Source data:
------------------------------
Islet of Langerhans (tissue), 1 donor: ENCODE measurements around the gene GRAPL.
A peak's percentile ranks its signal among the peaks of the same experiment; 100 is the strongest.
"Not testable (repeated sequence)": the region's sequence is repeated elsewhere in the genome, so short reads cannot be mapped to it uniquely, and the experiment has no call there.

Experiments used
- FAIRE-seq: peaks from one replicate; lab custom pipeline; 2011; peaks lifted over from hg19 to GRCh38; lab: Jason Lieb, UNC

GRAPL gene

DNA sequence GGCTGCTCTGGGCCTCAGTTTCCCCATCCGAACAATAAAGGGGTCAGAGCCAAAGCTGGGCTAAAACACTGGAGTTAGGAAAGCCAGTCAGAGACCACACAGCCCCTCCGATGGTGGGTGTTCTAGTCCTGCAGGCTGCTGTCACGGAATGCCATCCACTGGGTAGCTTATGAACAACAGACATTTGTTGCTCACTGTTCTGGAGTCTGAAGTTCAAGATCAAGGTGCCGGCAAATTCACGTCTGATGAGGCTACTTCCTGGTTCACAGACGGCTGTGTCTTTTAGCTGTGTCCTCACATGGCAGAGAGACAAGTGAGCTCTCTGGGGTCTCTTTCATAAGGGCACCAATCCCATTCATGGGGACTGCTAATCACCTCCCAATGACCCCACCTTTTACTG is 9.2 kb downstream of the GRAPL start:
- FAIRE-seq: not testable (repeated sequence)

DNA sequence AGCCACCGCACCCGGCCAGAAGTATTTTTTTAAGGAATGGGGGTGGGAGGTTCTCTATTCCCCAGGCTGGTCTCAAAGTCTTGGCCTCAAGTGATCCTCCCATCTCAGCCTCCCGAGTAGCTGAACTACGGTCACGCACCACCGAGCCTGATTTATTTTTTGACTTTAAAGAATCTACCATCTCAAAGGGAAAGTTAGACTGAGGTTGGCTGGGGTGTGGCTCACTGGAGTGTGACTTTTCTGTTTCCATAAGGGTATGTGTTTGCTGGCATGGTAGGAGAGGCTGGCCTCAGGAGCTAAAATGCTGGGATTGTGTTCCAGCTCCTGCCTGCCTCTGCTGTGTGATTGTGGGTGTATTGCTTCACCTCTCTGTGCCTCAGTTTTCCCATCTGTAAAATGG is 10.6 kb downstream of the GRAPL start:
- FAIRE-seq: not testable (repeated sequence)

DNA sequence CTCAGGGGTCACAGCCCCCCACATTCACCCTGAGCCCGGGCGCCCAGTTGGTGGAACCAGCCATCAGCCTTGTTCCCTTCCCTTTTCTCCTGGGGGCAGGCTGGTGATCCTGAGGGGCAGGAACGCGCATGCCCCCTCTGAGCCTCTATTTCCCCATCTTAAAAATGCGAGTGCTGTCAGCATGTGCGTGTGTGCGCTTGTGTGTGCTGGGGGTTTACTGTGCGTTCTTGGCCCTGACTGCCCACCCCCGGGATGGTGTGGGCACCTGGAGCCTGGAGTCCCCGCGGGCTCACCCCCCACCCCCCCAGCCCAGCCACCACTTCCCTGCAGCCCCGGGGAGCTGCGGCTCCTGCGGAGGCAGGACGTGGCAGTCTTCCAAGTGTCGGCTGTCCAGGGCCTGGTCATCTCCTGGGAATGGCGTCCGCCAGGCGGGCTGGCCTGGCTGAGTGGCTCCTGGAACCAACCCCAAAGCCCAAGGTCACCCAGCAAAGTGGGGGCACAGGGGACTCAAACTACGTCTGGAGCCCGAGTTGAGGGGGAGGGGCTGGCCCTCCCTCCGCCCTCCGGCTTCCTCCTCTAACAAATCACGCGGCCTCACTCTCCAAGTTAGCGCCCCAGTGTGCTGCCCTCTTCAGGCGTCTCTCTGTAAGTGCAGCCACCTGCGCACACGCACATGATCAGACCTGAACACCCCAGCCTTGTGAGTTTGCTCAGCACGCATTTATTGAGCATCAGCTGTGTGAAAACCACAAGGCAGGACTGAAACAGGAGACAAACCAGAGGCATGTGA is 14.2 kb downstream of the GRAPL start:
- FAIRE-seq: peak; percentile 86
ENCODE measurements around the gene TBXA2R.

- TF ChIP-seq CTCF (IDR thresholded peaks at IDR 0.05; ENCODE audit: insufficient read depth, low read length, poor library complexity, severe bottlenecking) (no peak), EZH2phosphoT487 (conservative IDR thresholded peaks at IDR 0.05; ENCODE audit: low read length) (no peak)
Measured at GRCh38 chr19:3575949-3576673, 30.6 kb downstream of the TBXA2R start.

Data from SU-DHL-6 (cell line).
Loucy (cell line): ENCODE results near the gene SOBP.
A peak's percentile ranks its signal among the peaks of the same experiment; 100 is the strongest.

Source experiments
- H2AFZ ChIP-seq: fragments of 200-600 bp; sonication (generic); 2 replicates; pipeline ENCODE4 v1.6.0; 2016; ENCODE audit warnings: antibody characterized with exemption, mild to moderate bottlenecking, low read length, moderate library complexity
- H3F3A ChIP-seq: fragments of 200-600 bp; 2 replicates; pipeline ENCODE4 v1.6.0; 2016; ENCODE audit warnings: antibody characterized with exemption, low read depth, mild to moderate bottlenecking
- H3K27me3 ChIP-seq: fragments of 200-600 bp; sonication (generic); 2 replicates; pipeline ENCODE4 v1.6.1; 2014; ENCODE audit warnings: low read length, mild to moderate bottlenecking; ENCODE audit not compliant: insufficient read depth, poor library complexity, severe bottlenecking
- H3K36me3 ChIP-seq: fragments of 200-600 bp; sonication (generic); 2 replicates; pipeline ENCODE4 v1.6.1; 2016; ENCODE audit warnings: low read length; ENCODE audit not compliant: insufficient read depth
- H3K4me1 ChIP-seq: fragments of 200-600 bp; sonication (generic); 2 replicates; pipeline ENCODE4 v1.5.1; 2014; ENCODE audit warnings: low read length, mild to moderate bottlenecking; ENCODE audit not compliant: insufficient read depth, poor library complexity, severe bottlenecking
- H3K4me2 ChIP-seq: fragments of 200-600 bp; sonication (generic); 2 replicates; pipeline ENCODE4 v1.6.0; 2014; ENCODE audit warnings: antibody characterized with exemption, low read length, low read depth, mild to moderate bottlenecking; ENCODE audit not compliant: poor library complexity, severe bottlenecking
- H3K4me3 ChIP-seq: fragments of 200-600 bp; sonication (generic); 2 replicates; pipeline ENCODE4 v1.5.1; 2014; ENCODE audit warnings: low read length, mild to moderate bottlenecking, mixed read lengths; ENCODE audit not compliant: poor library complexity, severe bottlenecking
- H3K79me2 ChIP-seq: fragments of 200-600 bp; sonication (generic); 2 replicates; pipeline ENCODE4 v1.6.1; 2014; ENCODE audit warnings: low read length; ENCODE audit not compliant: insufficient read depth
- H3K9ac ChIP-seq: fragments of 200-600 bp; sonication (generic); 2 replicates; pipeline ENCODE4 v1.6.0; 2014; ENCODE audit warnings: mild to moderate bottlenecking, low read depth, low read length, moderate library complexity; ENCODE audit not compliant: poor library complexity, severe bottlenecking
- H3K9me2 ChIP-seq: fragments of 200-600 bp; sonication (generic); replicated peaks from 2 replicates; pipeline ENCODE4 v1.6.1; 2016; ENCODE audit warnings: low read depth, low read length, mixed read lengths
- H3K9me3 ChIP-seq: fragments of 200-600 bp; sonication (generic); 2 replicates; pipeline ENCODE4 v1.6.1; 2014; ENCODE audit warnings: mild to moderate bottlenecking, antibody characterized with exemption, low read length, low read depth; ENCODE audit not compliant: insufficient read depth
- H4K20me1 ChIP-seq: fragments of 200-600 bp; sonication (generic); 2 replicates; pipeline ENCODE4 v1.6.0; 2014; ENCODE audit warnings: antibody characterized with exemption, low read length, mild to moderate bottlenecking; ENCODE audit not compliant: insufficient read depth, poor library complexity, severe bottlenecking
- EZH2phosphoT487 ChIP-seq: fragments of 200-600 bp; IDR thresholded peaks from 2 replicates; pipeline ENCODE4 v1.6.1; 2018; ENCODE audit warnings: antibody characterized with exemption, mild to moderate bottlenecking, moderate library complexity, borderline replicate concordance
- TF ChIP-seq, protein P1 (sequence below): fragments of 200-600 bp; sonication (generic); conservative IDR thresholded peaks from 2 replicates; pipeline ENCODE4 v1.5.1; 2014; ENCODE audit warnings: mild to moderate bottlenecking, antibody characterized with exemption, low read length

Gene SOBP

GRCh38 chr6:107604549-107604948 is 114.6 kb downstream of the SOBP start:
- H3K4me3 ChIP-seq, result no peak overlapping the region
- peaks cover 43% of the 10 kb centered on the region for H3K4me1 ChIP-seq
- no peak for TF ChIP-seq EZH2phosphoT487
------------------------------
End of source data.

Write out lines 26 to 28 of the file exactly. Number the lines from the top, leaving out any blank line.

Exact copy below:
- H3K4me3 ChIP-seq: fragments of 200-600 bp; sonication (generic); 2 replicates; pipeline ENCODE4 v1.5.1; 2014; ENCODE audit warnings: low read length, mild to moderate bottlenecking, mixed read lengths; ENCODE audit not compliant: poor library complexity, severe bottlenecking
- H3K79me2 ChIP-seq: fragments of 200-600 bp; sonication (generic); 2 replicates; pipeline ENCODE4 v1.6.1; 2014; ENCODE audit warnings: low read length; ENCODE audit not compliant: insufficient read depth
- H3K9ac ChIP-seq: fragments of 200-600 bp; sonication (generic); 2 replicates; pipeline ENCODE4 v1.6.0; 2014; ENCODE audit warnings: mild to moderate bottlenecking, low read depth, low read length, moderate library complexity; ENCODE audit not compliant: poor library complexity, severe bottlenecking